Initiated by child Holocaust survivor Dr. Kitty O. Cohen, the Painting Pain, Dreaming Peace program led Palestinian and Israeli children, ages 9-12, to express pain, fear and anger through painting.A group of 150 Palestinian and Israeli schoolchildren unveiled last week its version of a new reality in Jerusalem. Weary of violence, they crafted on paper a world where bullets are made of chocolate, flowers grow from fists, and loud noises that go bang in the night are just fireworks of joy.
The reflections of optimism are the outcrop of a two-year series of workshops for the children of Jerusalem, called Painting Pain, Dreaming Peace.
Initiated by child Holocaust survivor Dr. Kitty O. Cohen in response to the intifada, the program led Palestinian and Israeli children, ages 9-12, to first work in their own communities to express pain, fear and anger through painting.
During the initial leg of the program, the Palestinian youngsters created such words as ‘We are not Caged Animals,’ ‘Cerfew,’ ‘Pain and Fear,’ ‘Shelling,’ and ‘The Old City in Mourning.’
“We worked during hard times, violent times, quiet times. It gave the children a good feeling,” said Palestinian art teacher Issam Sabbah.
The Israelis, on their side of town, similarly painted ‘Bombs in City Center,’ ‘My Pain,’ ‘A Country in Pain,’ ‘A River of Tears,’ ‘We Became Rough,’ ‘Escape to a Peaceful Place,’ and ‘Jerusalem is so Sad.’
Later, the Israel and Palestinian children joined together for a second series of individual and joint projects that looked at their shared feeling and experiences of mourning and fear, and then to their hopes for the future. Their final paintings were liberally scattered with symbols of unity, partnership and serenity.
One hundred of their paintings from the last two years, selected from among hundreds, are now on exhibit through at least March 4 at Jerusalem City Hall.
“We learned to work together; it was fun,” said Muhammed Al-Khatib, 12, who, like his classmates, had never previously met a Jewish-Israeli peer. Smiling uncontrollably in his oversized sweater at the opening, he pointed out his contribution to the exhibit, a drawing called ‘The Wall That Separates Us.’
“We want peace,” said Reem Al-Halawani, 11, another Palestinian student, with her two little brothers in tow, explaining that the workshops seemed like any normal situation of kids playing together. “We painted, we talked, we played.”
Among the many optimistic paintings she made, She drew her vision of springtime, with Israeli and Palestinian flags shaped like hearts, side-by-side, with flowers and butterflies swarming around them.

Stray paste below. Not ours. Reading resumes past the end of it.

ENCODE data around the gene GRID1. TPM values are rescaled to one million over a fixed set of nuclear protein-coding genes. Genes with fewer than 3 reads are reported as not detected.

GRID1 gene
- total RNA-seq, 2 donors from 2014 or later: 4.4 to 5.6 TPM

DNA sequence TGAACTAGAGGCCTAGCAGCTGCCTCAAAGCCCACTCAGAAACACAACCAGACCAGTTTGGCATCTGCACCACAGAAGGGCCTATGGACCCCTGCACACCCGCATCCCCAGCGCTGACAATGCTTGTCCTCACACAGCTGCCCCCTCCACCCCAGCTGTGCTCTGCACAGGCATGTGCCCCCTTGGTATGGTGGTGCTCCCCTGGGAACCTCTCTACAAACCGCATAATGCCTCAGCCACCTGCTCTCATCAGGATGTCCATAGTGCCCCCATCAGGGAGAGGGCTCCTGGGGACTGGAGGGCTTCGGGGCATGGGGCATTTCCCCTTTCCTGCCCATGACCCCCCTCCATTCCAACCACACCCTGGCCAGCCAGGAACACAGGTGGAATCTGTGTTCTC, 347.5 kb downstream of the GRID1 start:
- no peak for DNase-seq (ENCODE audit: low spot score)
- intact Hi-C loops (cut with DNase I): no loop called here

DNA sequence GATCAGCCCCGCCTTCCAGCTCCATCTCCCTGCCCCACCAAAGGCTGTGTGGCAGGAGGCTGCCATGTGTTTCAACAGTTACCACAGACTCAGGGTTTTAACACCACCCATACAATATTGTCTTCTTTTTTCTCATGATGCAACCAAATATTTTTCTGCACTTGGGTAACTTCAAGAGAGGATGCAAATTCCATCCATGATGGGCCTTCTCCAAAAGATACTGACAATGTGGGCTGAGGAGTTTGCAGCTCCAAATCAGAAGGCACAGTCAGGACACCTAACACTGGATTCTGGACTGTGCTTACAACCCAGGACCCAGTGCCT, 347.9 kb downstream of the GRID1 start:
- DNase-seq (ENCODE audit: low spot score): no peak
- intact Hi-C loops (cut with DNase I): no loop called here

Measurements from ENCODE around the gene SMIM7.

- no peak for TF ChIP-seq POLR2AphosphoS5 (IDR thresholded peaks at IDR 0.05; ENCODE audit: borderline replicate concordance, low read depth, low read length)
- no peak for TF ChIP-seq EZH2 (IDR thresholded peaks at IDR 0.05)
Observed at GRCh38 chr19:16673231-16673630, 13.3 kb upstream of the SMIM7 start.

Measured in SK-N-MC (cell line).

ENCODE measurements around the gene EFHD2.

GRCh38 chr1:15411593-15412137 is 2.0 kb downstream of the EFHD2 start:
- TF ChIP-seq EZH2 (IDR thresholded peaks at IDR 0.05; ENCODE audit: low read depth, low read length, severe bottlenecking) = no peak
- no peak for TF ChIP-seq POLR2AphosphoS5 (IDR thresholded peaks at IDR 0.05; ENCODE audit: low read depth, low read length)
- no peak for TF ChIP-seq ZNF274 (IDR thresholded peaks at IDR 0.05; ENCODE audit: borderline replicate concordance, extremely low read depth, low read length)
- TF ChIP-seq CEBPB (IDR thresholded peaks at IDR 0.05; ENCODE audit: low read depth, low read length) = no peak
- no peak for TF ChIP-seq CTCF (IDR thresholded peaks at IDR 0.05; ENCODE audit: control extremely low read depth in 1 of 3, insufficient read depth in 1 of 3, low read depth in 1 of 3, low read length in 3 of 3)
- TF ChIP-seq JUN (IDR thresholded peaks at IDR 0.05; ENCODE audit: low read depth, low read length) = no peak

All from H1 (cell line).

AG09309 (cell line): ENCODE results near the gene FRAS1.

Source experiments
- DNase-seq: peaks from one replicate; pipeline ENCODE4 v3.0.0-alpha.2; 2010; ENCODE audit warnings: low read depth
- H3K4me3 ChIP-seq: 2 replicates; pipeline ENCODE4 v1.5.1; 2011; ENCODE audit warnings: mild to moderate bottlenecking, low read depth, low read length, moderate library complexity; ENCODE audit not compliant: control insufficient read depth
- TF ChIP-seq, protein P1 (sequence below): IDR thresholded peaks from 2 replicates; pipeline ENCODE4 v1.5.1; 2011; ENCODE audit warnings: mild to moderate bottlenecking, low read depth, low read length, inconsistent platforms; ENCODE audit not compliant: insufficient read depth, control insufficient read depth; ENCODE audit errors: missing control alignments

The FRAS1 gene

“I am happy to see that the children found something hopeful to paint from within their pain,” one Israeli parent said at last week’s opening at City Hall.
The Jerusalem Municipality partnered with Cohen and her Institute for the Study of Religions and Communities in Israel to sponsor the project and exhibit. The Municipality’s East Jerusalem Department of Social Affairs recruited the Palestinian children and teachers, with support from the Jerusalem Foundation, an Israeli NGO.
The children rated the program as successful though there were logistic problems. Israeli children did not receive security permits to travel to east Jerusalem. And the students and most of the parents do not share any common language, save a few words here and there.
But even that language was rated as the most difficult challenge, youngsters from both sides said they were able to communicate through shared activities and with a little help from translators.
Bar Ama, 12, said meeting Palestinian children for the first time was different than she expected. “From the first meeting it was very nice. It was fun to work with them. I discovered they are good.”
“They are human – each one is a person unto himself,” said Israeli student, Lior Yochanan, 11.
Palestinian mothers in traditional dress stood together with Israeli parents, as their children took them on a tour of their creations. City Hall, an Israeli municipal government facility on the seam of west Jerusalem, is frequented daily by scores of Israelis and Palestinians. The exhibition and its catalogue are translated in Hebrew, Arabic and English
Bianco Sanc, 11, an Israeli 6th grader who participated in the project for one year, didn’t see anything unusual about Israeli and Palestinian children looking at each other’s portraits of pain and hope.
He raised his eyebrows and shrugged: “There is nothing like simple children.”
The Jerusalem Municipality is considering extending the exhibition, before it travels around Israel and abroad. Curators at the US Congress facility in Washington have also expressed interest in hanging the exhibition, organizers say.